As your child sits in their sensory swing, the fabric compresses their sensory receptors. Your child can actually feel their arms, feet, and legs pressed against the fabric. As they move their body, their brain understands exactly where each limb is located in relation to the rest of their body.

What Are the Benefits of Swinging?

From increasing attention span, to improving coordination, the benefits of sensory swings are endless. Let’s take a look at why children with autism love their sensory swings!

Increased Balance & Coordination

When children have trouble processing vestibular input, their body doesn’t know how to move within their environment. When they go to jump, they can’t judge how far their jump needs to be. If they want to do a somersault, they don’t know that they will land on the ground. Even zipping up their jacket or writing can be difficult.

As your child sits in their sensory swing, they gain confidence that their body is safe— even when their feet are off the ground. The stronger these associations become, the more their balance improves.  

Mood Booster

Another major benefit of autism swings is its ability to boost your child’s mood. Deep Pressure Therapy also has a positive effect on the hormone levels. Researchers found that Deep Pressure Therapy actually increases “happy” serotonin levels by 28% percent. They also found that the stress hormone, cortisol, decreased by 31%.

Calming Effect

Children with autism have a hard time filtering and organizing sensory input. This overflow of information puts stress on the nervous system, causing sensory meltdowns. Sensory input, like cuddling and swinging, calms the body’s “fight or flight” response. Autism swings make your child feel safe, soothing their overly stimulated senses.

Strengthens Muscles

Swing therapy also benefits muscle tone as different swinging positions can be used to target different muscle groups. To strengthen their head and neck muscles, have your child swing on their stomach. If your child suffers from weak core muscles, try rolling up the fabric like a normal swing. The lack of back support will strengthen abdominal muscles and improve posture.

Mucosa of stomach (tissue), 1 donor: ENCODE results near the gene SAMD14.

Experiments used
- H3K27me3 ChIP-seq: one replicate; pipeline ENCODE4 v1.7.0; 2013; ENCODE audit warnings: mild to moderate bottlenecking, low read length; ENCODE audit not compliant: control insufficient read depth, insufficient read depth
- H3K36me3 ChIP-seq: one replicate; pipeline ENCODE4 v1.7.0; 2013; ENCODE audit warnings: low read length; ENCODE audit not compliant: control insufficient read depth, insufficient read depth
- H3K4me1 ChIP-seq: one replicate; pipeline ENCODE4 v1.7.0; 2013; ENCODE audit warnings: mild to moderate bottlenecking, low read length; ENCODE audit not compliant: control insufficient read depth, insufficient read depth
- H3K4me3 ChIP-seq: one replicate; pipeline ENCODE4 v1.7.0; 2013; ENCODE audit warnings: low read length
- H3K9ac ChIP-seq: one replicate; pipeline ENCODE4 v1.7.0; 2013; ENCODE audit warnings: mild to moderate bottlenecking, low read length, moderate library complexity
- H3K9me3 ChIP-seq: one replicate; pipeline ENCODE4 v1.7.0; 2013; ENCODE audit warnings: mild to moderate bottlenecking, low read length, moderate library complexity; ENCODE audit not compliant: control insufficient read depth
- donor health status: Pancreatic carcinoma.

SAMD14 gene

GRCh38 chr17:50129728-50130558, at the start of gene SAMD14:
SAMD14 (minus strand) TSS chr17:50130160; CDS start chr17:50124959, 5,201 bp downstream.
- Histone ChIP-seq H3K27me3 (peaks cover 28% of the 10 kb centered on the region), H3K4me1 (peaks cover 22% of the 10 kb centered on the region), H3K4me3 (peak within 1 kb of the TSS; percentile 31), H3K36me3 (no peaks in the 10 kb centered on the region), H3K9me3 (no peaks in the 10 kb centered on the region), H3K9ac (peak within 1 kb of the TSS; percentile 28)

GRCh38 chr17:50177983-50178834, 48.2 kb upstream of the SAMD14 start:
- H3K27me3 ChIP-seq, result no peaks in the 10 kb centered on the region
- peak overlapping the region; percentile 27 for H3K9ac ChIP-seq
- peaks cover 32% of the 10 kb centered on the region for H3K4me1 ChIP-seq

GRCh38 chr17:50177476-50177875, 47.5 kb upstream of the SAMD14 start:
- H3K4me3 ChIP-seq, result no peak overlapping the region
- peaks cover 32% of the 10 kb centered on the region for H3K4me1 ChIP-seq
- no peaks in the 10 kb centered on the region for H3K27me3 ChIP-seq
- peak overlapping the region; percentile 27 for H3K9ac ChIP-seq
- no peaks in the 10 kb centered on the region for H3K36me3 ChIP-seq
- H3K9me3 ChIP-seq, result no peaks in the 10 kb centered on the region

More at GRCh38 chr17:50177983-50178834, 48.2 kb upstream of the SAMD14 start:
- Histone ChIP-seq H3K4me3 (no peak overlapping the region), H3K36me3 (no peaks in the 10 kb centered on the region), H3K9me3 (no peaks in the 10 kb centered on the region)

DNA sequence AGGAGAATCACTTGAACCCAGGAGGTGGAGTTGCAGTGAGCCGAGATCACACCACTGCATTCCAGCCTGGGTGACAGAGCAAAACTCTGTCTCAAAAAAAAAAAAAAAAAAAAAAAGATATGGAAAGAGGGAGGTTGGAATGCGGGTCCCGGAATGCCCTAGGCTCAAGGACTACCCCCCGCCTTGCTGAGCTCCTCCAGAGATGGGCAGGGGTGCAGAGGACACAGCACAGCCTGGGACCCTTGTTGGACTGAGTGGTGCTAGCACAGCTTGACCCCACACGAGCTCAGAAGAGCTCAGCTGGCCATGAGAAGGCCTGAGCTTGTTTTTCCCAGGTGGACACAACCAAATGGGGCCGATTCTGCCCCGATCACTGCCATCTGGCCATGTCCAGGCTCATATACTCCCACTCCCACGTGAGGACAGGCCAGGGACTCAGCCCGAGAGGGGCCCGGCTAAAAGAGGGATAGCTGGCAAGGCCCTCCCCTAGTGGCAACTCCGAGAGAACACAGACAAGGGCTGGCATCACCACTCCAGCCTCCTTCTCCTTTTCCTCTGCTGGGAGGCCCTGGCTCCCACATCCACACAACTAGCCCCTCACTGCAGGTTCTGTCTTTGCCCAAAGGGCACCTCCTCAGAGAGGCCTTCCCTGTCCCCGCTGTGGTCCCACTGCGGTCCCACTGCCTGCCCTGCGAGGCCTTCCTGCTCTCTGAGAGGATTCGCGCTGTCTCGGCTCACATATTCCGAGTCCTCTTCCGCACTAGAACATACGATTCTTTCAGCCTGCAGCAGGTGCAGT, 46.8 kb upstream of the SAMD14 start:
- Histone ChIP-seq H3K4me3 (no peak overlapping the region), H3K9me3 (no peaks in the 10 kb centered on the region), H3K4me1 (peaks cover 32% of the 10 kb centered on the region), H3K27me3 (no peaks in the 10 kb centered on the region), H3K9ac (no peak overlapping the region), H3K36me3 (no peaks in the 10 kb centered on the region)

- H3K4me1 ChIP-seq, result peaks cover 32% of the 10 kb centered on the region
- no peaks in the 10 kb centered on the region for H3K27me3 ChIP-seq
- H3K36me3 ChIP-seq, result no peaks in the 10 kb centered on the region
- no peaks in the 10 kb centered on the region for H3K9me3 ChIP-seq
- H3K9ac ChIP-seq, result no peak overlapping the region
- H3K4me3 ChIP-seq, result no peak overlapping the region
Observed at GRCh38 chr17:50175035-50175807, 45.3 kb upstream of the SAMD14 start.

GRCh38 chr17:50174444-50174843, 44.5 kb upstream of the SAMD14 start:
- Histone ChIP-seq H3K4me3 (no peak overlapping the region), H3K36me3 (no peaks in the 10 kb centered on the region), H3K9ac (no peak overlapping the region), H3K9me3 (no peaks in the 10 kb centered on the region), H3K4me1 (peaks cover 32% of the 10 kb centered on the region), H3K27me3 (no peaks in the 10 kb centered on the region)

Increased Focus

The swinging motion and Deep Pressure Therapy have an organizing effect on the brain. This gives your child some much needed relief from an overwhelmed nervous system. Sensory swings make children with autism feel more “in balance.” Because of this, many parents find that swinging before or during homework increases concentration.

Conclusion

Autism swings are a great addition to any sensory diet or sensory room. The swings are versatile and can be used by sensory seeking and sensory avoiding children.

To learn more about autism swings, check out 8 Benefits of A Sensory Swing.

If you feel that your child will benefit from a sensory swing, it is important that you talk with your child’s pediatrician and OT. Remember that your child’s needs may change from day to day, and they should never be forced to participate in sensory activities.

We’d love to hear what your child thinks about their autism swing. Let us know in the comments below!-

Order a Sensory Swing for your child today!




Yaron Ginsberg
Yaron Ginsberg